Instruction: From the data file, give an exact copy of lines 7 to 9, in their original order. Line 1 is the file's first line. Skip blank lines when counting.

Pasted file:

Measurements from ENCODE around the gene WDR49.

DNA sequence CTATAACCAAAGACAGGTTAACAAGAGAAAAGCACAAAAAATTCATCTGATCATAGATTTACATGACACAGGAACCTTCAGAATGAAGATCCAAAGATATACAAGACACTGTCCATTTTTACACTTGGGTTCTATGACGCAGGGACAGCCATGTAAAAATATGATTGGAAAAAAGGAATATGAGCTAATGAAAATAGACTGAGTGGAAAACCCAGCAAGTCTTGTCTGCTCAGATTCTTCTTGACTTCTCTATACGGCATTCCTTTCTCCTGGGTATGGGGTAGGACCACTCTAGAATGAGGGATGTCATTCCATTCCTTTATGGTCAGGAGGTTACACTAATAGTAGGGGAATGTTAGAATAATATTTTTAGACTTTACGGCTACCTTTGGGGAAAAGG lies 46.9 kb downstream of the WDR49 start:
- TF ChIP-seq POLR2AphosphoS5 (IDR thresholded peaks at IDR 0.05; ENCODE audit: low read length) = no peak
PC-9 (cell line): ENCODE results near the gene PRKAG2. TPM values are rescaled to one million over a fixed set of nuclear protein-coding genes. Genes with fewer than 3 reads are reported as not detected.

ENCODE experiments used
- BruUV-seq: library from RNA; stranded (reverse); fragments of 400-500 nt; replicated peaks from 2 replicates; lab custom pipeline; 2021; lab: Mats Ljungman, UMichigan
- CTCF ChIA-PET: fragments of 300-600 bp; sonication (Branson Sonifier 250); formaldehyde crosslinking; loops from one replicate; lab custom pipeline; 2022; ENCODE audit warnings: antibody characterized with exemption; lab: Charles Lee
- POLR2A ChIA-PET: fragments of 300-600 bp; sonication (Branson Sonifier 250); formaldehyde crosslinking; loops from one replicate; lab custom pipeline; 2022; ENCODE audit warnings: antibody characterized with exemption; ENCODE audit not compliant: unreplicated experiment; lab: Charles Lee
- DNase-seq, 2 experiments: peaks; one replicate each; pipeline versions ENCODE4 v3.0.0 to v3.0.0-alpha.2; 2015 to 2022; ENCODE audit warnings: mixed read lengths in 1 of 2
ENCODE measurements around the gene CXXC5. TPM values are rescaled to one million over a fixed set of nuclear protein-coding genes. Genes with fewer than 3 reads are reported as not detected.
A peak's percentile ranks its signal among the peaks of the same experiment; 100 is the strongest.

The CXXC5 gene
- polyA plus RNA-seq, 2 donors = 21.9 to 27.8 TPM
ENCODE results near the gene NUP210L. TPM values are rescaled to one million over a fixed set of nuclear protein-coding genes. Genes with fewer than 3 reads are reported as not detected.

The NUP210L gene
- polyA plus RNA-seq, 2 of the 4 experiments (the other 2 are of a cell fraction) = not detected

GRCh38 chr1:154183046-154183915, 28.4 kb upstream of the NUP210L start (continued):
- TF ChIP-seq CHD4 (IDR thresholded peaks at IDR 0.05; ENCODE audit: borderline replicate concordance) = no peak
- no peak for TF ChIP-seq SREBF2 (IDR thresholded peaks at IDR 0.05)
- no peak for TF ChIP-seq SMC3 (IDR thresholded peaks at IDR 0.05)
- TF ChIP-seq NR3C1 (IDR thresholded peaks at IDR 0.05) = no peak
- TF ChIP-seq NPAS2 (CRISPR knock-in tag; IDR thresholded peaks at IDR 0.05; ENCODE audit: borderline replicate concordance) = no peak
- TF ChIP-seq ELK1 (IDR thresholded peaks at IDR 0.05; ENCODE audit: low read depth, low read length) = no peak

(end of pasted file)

- CTCF ChIA-PET: fragments of 300-600 bp; sonication (Branson Sonifier 250); formaldehyde crosslinking; loops from one replicate; lab custom pipeline; 2022; ENCODE audit warnings: antibody characterized with exemption; lab: Charles Lee
- POLR2A ChIA-PET: fragments of 300-600 bp; sonication (Branson Sonifier 250); formaldehyde crosslinking; loops from one replicate; lab custom pipeline; 2022; ENCODE audit warnings: antibody characterized with exemption; ENCODE audit not compliant: unreplicated experiment; lab: Charles Lee
- DNase-seq, 2 experiments: peaks; one replicate each; pipeline versions ENCODE4 v3.0.0 to v3.0.0-alpha.2; 2015 to 2022; ENCODE audit warnings: mixed read lengths in 1 of 2